The Nov/Dec edition of Outdoor Japan features an article with photos by me about Nara Dreamland. I wrote about it on my site here, but the version I wrote for OJ was quite different, emphasizing the adventure, tension, and exhaustion much more.
It’s always great to see your work in print, especially with photos. They did a beautiful job with the layout- using the silhouette parts of the Corkscrew ride for text. I’m really pleased.
This page on the OJ site tells you where you can pick up your copy of the magazine.
Nice work :). Happy to see you getting more work in print! Very worried for Dreamland now though. Access was tough enough already, and it might be beefed up further…
Thanks Mike, and yes, it’s always a concern that increased exposure will up the difficulty for later explorers. I had the same thoughts after your Gunkanjima coverage proved so popular.
Oh well, looks like it’s goodbye for anyone else who wanted to get in now.
What ever next? T-shirts?
I don’t see your point, drteeth. There are many magazine articles and books and websites and maps out there on just about all the haikyo locations in Japan. You think whoever runs Dreamland now is reading a small press magazine primarily targeted at English speakers, and will take it more seriously than the dozens (likely hundreds) of articles written about the place in Japanese already?
Come on. If you want to attack someone, go after the folks who’ve printed maps to these places in books. But remember, without someone going there before us and making it known to us somehow, we wouldn’t know about these places in the first place.
If you’re referring to Nippon no Haikyo ??????? then the maps argument doesn’t hold much water to be fair. The book is infamous in urbex circles for maps of near comical ambiguity.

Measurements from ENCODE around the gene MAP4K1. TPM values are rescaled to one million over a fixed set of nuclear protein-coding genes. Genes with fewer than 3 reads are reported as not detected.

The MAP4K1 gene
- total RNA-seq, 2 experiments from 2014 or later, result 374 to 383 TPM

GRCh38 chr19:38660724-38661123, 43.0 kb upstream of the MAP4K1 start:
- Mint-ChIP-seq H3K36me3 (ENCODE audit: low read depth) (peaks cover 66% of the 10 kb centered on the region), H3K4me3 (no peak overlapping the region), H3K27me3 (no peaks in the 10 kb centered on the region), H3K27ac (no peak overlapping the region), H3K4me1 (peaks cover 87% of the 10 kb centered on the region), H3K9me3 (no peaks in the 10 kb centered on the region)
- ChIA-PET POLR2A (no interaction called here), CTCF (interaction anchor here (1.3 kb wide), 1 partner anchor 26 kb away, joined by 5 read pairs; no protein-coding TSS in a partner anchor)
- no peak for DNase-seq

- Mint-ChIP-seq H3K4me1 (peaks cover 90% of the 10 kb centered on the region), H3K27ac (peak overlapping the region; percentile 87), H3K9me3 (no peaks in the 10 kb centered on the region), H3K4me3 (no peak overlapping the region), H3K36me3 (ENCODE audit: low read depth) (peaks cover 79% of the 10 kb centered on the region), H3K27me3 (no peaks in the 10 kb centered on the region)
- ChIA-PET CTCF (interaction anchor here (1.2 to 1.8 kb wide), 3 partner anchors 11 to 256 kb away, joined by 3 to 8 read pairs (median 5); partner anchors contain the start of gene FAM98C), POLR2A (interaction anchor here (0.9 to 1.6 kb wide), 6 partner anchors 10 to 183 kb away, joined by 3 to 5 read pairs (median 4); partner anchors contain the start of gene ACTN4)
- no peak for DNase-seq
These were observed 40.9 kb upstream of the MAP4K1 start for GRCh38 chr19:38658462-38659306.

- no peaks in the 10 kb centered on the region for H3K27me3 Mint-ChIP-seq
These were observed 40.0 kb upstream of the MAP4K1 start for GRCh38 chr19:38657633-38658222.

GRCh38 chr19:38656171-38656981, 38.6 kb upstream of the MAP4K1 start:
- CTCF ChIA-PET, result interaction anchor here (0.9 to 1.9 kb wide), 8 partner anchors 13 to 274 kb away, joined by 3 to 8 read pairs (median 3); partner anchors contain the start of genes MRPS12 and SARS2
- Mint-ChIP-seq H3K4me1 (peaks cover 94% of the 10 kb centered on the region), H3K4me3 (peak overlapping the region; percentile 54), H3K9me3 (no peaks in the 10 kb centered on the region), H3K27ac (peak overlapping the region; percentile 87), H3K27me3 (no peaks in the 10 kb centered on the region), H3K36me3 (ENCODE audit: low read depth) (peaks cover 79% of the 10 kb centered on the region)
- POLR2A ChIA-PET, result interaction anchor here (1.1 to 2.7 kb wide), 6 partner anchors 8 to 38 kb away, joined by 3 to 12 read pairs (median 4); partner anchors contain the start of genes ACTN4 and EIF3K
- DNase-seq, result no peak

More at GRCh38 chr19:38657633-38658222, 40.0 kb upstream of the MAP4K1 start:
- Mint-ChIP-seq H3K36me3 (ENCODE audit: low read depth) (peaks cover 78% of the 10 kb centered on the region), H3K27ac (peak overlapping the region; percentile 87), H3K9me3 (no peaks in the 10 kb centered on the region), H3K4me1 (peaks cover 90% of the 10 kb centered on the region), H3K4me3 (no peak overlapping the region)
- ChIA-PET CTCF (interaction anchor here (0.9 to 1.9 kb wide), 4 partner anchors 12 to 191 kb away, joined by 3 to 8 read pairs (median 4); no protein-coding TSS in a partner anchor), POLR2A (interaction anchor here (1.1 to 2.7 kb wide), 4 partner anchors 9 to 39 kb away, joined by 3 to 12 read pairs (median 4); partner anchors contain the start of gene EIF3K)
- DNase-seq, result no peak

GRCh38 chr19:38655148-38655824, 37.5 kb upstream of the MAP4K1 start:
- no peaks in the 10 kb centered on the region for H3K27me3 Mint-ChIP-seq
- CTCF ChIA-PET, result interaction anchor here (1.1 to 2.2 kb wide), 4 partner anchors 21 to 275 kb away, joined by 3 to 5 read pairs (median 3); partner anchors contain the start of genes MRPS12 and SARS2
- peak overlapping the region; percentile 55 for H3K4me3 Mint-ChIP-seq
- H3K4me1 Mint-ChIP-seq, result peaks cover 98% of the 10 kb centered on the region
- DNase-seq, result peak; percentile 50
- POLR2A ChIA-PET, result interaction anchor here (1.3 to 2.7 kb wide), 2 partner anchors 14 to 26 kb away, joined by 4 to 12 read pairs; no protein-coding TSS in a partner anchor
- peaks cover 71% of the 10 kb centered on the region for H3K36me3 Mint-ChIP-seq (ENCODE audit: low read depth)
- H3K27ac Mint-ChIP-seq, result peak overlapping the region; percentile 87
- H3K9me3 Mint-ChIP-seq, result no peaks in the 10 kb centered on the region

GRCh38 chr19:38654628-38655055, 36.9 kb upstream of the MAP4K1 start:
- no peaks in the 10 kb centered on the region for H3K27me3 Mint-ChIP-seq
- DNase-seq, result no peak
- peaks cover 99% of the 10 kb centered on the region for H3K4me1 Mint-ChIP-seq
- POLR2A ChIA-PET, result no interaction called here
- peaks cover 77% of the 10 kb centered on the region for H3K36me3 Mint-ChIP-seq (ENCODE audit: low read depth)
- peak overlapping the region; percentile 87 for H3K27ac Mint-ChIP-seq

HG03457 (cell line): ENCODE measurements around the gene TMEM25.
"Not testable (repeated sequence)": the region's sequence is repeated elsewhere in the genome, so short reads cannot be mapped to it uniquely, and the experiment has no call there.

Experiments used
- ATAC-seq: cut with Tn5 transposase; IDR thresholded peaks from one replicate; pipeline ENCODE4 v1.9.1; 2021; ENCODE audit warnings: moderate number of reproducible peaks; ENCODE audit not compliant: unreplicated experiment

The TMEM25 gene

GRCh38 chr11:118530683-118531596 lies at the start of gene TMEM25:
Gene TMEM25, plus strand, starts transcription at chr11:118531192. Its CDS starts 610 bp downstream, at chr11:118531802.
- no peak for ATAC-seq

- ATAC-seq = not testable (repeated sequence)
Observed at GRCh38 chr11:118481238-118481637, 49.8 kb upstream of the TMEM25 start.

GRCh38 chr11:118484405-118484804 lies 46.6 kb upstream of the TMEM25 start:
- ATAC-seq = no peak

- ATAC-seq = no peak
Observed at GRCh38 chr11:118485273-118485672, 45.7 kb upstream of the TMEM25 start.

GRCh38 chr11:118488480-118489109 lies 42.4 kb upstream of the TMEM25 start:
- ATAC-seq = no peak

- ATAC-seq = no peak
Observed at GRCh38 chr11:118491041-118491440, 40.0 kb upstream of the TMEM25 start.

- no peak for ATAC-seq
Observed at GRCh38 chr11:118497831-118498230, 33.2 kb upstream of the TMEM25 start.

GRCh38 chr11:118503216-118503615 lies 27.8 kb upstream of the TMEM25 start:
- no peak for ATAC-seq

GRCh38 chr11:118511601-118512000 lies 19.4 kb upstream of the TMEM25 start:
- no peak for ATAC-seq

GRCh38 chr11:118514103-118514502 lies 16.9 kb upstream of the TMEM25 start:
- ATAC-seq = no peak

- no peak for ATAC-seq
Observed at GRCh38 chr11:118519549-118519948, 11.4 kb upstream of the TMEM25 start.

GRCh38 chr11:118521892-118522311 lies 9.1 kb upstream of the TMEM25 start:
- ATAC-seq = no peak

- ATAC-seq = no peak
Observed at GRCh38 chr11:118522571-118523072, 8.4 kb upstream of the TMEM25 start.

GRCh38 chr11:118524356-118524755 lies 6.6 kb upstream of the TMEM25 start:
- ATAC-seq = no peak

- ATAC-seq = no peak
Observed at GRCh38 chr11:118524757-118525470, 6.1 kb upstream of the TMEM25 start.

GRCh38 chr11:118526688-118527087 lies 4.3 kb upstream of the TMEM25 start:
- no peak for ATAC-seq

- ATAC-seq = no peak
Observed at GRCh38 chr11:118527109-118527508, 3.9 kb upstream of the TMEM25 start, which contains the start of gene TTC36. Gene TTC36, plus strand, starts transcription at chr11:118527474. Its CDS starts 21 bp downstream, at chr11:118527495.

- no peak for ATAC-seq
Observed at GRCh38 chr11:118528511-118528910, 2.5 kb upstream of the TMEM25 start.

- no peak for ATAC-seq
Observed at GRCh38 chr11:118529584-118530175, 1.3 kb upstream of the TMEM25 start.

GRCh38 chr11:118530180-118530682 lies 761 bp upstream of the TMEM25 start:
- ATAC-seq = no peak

What is rather interesting is that whilst most readers write them off as a half-arsed job, to be it seems clear the level of abiguity is intentionally set. For a site like Dreamland, they’d put a single dot on a prefectural outlione for example (like they did with the ones in Mito, or one amazingly delicvate site in central Japan).
For mid risk ones, they zoom in to city ??? level and pop on one or two basic features.
For stuff nobody truly cares for anymore, like an abandoned cablecar, or some mere foundations, the maps are zoomed in, mark and label nearby landmarks that can be slapped into Yahoo Japan maps, and basically give directions in the blurb. Same naturally goes for the handful of what appeared to be sanctioned tourist sites, even at time of publication (clearly they ran short of sites in Kyushu!)
I know the book receives a lot of flak for those maps, either for being too crap, or too spoilerific, but to me, this seems a fair way to go about it. The site’s existence is documented — a dedicated explorer can still go find it — but some level of secrecy is met to ensure it doesn’t get utterly trampled. And that secrecy is tiered logically: how utterly Japanese.
As for “well, we wouldn’t know about these places”, most seem to be found by local urbexers pouring through bankruptcy records, or people with cars trawling the countryside tirelessly (think Team Haikyo in Gifu). Even a scan of the horizon from a high building or Google Earth could net you that rare virgin find. Plus some stem out of legends and word of mouth. For example, theres an abandoned themepark in Tokyo (mostly stripped to foundations) that I heard about from a friend who recalled it from her youth! Similarly, I can think of at least one big possible explore still untouched in Japan that stems from urban myth and legend (I’ve heard theres a guy now actively researching that one). But most of those methods will only net you local sites.
As such, it’s an issue of balance, sharing _is_ good as it let’s you do more explores further afar, but must be tackled cautiously. I wouldn’t be so hasty to adamantly claim a niche book will have greater effect than a glossy article, especially given the rep of the “caretakers” of this particular site. Please be careful.
I take it back, you have a point. Heat of the moment and all that.
Haiykos seem to be getting torn down at a much faster rate these days sadly. I’ve been in Japan for over 8 years, the beginning of that was the “golden age” I suppose for exploring.
By the way, I’m pretty sure Daiei ( you know that cheapo supermarket chain ) own Nara Dreamland/ the actual land.
Haikyos sorry, not Haiykos!